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Molecular cloud formation and dispersal by stellar feedback

Speaker: Prof Steffi Walch (Cologne)
Date: Wednesday 12 February 2020
Time: 14:00
Venue: Queens Buildings N/3.28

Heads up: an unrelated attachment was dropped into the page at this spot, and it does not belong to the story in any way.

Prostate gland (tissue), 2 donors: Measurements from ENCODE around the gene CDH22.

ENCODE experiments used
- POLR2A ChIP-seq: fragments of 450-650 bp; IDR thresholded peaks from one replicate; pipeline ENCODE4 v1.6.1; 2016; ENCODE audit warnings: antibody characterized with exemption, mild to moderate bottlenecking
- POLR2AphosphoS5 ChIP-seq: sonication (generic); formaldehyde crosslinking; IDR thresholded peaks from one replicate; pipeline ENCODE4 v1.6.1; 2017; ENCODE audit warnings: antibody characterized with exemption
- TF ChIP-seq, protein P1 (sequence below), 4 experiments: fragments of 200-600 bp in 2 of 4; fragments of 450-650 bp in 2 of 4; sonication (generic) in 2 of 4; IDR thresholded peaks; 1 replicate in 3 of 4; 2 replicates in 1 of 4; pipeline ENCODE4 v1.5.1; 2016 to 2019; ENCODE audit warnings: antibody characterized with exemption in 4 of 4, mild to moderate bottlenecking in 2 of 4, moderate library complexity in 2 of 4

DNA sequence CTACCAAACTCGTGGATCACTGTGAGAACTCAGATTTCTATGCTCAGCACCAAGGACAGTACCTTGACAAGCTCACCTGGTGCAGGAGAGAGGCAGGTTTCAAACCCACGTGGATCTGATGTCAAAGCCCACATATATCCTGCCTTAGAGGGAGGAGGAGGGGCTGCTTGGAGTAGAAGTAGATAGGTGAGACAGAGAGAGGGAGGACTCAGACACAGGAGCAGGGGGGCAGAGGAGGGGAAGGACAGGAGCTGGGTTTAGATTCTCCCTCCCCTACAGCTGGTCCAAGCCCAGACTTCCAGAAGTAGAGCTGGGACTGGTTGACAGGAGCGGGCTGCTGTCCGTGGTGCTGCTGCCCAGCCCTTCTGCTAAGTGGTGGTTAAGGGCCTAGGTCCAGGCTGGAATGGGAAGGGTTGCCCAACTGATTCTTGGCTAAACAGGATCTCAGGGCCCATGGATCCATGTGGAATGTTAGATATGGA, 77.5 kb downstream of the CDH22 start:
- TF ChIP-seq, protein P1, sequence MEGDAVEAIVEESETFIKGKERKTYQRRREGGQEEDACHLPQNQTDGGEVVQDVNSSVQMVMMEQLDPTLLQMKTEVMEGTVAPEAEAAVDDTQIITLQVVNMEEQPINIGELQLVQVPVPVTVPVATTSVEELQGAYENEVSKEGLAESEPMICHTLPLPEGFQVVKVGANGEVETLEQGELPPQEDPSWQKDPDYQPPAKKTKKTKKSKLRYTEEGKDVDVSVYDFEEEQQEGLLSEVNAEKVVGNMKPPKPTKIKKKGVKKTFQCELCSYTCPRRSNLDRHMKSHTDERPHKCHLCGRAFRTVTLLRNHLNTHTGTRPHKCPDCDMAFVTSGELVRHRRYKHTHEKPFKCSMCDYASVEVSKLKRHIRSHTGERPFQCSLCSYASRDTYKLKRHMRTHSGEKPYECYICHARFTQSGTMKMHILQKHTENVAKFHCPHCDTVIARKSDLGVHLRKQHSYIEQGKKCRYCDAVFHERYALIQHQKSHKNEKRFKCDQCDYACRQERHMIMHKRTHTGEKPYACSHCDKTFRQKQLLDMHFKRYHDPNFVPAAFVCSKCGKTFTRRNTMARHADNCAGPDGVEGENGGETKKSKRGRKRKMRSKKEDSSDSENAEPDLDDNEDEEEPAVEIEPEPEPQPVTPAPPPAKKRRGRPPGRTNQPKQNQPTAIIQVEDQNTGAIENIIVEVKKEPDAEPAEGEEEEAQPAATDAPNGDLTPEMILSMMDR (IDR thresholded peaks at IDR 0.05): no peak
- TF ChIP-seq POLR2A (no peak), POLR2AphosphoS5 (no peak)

Star formation takes place in the densest and coldest parts of the interstellar medium (ISM), in dark molecular clouds. These are swept up by multiple supernova explosions on scales of several hundred parsec. While condensing out of the warm ISM, the clouds are continuously fed with fresh gas. Thus, the turbulent substructure and magnetic field properties are imprinted during cloud formation. The formation of dense clouds from the multi-phase ISM, the onset of star formation, and the evolution of the molecular clouds under the impact of stellar feedback from newly born massive stars is studied in high-resolution simulations within the SILCC-Zoom project. I will present some of the latest results on the evolution of the clouds. This may happen in relative isolation, as is the case in the solar neighbourhood, but also more turbulent environments are easily arising when considering smaller Galactocentric radii. In the latter case, Supernovae exploding in the vicinity of the clouds, can significantly alter their evolution and drive turbulence. After the onset of star formation, the further evolution of the clouds is heavily influenced by stellar feedback. We find that the detailed cloud substructure determines the clouds' vulnerability to stellar feedback processes, in particular to ionizing radiation. Moreover, the ionization state of the gas can be highly variable on scales of tens of parsec due to small-scale turbulent motions within the star-forming clouds, which shield and release the ionizing radiation. This leads to a flickering of pc-scale HII regions. I will briefly give an overview of how we can use these results to reconcile simulations and observations using molecular lines and dust continuum emission.